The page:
The Commission then turned to the complainant’s concern about the way in which the newspaper had reported the death of Danielle Jacobsen. He said that the article presented the fact that she had taken the drug, rather than drowned, as the principal cause of her death. On this point, the Commission made clear that, without the direct involvement of Ms Jacobsen’s family, or an individual acting on her behalf, it would generally not be in a position to come to a view on these points. However, in this instance, it appeared that – while relying on separate reports of the incident – both parties were in agreement that Ms Jacobsen had drowned and that DMT had been cited as a contributory factor. The Commission noted that the article made clear that she had been ‘found in a pond’ and that DMT had been a ‘contributing factor’. The Commission did not consider that the inclusion of a statement to the effect that one could not overdose on DMT was necessary to prevent readers from being ‘significantly misled’ on this point.

Finally, the Commission noted that the complainant expressed doubt as to the claim that ‘126 kilos of DMT’ had been found, stating that this was a ludicrously large quantity. While the complainant may have doubted the exact quantity, he did not appear to dispute that a large haul of DMT had been intercepted. In these circumstances, the Commission did not consider that the complainant had established a breach of Clause 1 (Accuracy).”

So, in the end, The Sun didn’t publish anything saying their claims were wrong, because technically, they are going by the (very little) amount of information they received / researched.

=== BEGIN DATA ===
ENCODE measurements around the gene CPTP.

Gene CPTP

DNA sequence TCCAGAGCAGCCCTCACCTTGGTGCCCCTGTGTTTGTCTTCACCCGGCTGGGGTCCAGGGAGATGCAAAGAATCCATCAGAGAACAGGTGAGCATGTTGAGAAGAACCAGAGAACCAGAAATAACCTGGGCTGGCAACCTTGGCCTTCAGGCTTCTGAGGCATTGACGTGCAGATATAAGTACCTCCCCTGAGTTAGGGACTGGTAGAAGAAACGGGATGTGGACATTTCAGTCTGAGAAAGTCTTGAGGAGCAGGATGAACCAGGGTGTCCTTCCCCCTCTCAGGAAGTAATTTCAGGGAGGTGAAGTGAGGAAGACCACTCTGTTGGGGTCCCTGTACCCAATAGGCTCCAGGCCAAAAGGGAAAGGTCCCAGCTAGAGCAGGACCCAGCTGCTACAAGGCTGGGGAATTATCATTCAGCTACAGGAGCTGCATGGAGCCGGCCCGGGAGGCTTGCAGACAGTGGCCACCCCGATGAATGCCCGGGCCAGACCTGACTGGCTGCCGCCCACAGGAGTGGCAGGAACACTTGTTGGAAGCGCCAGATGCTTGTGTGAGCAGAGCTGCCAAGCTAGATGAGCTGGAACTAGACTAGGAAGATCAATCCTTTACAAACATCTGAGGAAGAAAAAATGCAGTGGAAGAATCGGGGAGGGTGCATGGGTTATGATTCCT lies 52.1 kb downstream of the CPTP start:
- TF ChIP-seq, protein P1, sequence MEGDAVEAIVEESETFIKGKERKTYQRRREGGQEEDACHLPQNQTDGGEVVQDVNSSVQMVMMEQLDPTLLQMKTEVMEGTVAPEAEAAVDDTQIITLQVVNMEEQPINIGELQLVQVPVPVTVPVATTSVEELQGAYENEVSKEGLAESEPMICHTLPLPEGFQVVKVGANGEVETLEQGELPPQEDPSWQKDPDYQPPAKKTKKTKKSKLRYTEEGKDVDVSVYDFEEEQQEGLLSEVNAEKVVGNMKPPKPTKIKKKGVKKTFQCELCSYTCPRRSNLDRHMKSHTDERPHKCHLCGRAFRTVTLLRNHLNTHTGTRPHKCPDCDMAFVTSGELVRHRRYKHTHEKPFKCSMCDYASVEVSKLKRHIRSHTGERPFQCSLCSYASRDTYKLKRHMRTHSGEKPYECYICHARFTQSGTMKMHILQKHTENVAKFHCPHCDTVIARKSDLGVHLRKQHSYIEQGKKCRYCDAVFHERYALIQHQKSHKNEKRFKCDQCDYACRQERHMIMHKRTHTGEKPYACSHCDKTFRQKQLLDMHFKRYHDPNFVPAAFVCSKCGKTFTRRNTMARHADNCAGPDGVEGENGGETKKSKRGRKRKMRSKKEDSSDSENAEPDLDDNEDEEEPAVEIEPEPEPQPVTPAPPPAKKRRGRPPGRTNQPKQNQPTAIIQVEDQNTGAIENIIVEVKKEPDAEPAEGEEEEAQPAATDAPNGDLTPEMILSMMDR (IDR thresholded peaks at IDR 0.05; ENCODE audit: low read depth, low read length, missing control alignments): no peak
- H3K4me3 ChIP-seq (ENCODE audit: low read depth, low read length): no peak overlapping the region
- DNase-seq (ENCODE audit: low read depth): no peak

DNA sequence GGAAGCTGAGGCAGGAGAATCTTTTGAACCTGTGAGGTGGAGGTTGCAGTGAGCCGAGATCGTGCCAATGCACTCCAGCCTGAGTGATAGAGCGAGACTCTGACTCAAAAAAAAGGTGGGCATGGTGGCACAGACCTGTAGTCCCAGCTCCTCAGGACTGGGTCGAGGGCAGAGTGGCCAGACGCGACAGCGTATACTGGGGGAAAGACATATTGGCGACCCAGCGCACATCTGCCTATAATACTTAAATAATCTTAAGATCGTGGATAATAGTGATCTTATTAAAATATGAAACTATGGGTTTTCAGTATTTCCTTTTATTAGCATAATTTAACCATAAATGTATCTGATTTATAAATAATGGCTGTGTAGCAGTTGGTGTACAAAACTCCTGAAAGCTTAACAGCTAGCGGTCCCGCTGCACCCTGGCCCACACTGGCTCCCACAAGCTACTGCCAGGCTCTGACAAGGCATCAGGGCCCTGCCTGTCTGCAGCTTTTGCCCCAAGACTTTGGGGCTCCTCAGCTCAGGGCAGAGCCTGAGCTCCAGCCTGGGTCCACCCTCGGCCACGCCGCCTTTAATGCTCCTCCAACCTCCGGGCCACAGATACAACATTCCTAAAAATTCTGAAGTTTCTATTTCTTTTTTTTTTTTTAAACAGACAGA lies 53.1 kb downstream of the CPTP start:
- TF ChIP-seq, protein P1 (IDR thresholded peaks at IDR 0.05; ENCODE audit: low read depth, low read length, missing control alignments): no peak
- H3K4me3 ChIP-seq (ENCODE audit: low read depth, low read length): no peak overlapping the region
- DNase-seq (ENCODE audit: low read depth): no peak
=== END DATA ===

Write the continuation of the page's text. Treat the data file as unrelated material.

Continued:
The PCC mentioned that due to the relative size of the article, it wasn’t important enough to warrant more attention.  Personally, I strongly disagree.  I don’t think the physical size of an article should define the importance of the content within, and I believe that lots of little things like this are exactly what skew public opinion, through manipulatively worded, poorly researched articles such as this.

I highly doubt you would see an equally sized, positive article in this particular paper on DMT, or any other drug for that matter.

—–

I believe that bringing things like this to the attention of editors and other organisations that can actually force the media outlet to look into it is important.  It’s also important not to waste your hip pocket vote with these morons.

Unfortunately, free press is guided by the free economy.  Money reigns king and queen over these kingdoms.

People will write what sells, and with so many with their noses in everybody else’s personal affairs, they’ll keep buying things that make them feel morally outraged for no good reason at all.

There is a bigger issue I want to go into, and it’s due to a book I’ve just started reading, ‘Ain’t Nobody’s Business If You Do.  The absurdity of consensual crimes in our free country’.

I’d love to hear your comments or issues on this particular post though.  Love to hear your support, or defence of The Sun’s reporting, or perhaps another point of view entirely!

In Lak’ech Ala K’in


Reader's opinions
  1. Psychedelic Frontier   On   September 17, 2013 at 07:24

    Nick, thank you for your efforts in this, even if they were not rewarded this time around in a satisfactory way. I would love to see The Sun, and any other news outlet accustomed to uncritically bashing all drugs as poisons and parroting the government’s anti-drug propaganda, publicly apologize for their false and deceptive reporting. But I’m not holding my breath.

    Honorable of you to invite opposing views, but no one with a brain is going to come rushing to The Sun’s defense after reading that article. 2 minutes and an Internet connection are all that’s required to disprove such willfully misleading claims.

    People will “keep buying things that make them feel morally outraged for no good reason at all.” So true. There is a high demand for sensational, outrageous reporting — much higher than the demand for truth. But one by one, we can change that.